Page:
Rehabilitation of Visuospatial Cognition and Visual Exploration in Neglect: a Cross-over Study

Restor Neurol Neurosci. 1998;12(1):27-40.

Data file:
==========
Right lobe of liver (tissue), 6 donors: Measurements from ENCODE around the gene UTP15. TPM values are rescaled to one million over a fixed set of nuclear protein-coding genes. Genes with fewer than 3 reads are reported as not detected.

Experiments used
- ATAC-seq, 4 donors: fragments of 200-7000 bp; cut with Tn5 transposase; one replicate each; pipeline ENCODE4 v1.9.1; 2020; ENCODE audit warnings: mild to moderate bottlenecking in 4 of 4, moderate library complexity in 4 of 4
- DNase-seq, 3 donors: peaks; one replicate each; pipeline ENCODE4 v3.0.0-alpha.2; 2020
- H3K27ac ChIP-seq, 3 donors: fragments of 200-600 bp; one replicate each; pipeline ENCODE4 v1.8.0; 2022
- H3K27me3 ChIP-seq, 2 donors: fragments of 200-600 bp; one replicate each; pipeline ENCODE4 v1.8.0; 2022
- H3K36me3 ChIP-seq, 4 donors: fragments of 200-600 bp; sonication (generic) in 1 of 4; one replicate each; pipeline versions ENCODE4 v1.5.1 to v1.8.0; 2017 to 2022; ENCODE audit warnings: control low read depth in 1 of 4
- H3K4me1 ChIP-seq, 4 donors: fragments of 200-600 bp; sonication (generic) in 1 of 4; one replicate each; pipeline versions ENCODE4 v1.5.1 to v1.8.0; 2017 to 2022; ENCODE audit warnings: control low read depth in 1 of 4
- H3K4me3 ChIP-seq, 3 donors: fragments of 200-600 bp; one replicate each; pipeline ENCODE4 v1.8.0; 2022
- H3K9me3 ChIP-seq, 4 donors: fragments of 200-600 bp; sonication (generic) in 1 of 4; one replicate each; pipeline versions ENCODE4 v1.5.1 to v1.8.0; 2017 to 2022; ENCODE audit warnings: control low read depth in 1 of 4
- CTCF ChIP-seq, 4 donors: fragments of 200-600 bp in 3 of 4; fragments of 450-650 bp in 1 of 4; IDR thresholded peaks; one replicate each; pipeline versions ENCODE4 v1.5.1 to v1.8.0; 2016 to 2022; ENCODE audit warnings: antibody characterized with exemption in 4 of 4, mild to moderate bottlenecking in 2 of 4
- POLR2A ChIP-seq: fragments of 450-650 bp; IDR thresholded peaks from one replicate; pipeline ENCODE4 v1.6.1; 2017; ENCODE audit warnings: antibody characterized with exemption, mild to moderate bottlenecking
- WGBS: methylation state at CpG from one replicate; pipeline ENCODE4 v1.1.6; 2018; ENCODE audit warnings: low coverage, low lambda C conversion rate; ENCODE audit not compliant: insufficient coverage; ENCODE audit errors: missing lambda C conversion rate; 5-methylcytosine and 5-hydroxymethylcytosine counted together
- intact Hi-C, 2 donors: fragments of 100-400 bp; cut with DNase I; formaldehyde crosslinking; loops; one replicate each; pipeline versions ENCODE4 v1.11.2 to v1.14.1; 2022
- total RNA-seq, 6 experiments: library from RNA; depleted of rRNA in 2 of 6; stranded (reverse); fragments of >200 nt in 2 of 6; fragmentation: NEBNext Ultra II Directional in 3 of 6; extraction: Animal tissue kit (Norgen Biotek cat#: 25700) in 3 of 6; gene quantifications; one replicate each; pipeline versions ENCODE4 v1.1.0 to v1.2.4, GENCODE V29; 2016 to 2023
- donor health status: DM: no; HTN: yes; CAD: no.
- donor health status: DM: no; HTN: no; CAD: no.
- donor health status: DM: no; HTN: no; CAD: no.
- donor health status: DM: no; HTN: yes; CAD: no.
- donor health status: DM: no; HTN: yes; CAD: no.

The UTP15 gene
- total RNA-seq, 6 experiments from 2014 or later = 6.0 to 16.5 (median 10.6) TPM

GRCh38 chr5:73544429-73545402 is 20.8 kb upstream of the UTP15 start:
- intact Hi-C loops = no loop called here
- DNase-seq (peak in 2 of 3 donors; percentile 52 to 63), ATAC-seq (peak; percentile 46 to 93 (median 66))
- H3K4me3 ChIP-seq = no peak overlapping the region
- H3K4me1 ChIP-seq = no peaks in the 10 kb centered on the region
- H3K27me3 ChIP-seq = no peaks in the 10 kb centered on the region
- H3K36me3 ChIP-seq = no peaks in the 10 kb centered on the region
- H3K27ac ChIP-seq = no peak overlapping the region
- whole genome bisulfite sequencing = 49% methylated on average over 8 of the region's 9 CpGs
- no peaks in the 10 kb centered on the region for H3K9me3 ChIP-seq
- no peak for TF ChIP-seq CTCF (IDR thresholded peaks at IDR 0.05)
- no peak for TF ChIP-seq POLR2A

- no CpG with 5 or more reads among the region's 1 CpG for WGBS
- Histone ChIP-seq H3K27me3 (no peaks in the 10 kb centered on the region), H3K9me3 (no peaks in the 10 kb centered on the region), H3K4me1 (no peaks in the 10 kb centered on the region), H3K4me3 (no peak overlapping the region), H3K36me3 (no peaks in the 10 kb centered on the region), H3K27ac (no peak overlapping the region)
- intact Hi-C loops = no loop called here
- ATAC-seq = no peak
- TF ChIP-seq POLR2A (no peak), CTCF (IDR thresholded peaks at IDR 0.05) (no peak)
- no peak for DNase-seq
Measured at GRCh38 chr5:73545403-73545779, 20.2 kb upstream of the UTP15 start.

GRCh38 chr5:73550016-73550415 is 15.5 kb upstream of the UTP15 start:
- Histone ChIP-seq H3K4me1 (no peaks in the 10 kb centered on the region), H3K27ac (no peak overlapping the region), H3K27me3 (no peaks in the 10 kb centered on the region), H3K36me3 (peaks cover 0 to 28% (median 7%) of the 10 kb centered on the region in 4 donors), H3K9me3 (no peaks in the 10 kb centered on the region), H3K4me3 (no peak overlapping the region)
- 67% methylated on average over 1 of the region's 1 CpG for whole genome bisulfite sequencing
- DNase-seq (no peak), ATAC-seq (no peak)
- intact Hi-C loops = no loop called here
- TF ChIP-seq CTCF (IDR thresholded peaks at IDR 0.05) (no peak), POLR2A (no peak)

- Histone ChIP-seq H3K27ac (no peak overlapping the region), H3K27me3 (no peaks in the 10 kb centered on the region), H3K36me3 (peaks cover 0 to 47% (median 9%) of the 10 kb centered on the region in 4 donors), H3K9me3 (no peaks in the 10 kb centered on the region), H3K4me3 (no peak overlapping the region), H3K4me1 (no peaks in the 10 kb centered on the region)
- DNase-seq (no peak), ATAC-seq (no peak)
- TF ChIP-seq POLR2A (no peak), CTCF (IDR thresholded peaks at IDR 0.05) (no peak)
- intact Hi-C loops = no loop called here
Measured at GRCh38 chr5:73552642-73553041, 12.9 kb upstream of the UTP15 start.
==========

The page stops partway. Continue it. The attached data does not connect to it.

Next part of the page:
Right hemispheric brain damage is often accompanied by visual neglect of contralesional hemispace as well as profound visuospatial and visuoconstructive disorders. Despite some recent improvements in the treatment of neglect, few therapeutic approaches exist for disorders of visuospatial cognition and none has dealt with the question of how both disorders can be treated in combination. In the present cross-over rehabilitation study, thirteen neglect patients first received visual exploration training for six weeks followed by visuospatial training for four weeks. Eleven patients had a right-hemispheric lesion, 2 a left-hemispheric lesion. Ten subjects had parietal cortical lesions, 3 lesions were outside the parietal lobe. In the first treatment phase the patients received training, using computer controlled devices, intended to improve visual search and reading strategies. In the second phase of treatment, visual orientation discrimination was trained on a PC-monitor with verbal feedback by the therapist. Significant improvements were obtained after exploration training regarding the extent of visual search-field witbin the neglected hemifield, visual search performance in the whole visual field, reading time and reading errors but there was no change after visuospatial training for any of these measures. The reverse pattern was observed for visuospatial training: significant improvements were observed in line orientation judgements, clock perception, mental transposition of angles, horizontal writing and visuoconstructive abilities, but there was no change in any of these tests during exploration training. Feedback-based training of visual orientation discrimination revealed rapid (within 8-15 sessions) and stable improvements in this ability and a transfer to spatially related tasks.No significant correlations were obtained between training-related improvements and the time since brain damage for 9 of 10 tests, indicating that spontaneous recovery had no effect on the improvements during the two treatments. Likewise, no influence of age and gender on treatment progress was found. The phase-specific improvements in this study suggest that specific and differential treatment is necessary and effective for the treatment of visual exploration and visuospatial disorders in patients with visual neglect. Moreover, they indicate that feedback-based visual learning may prove an effective device in the neurorehabilitation of brain-damaged patients.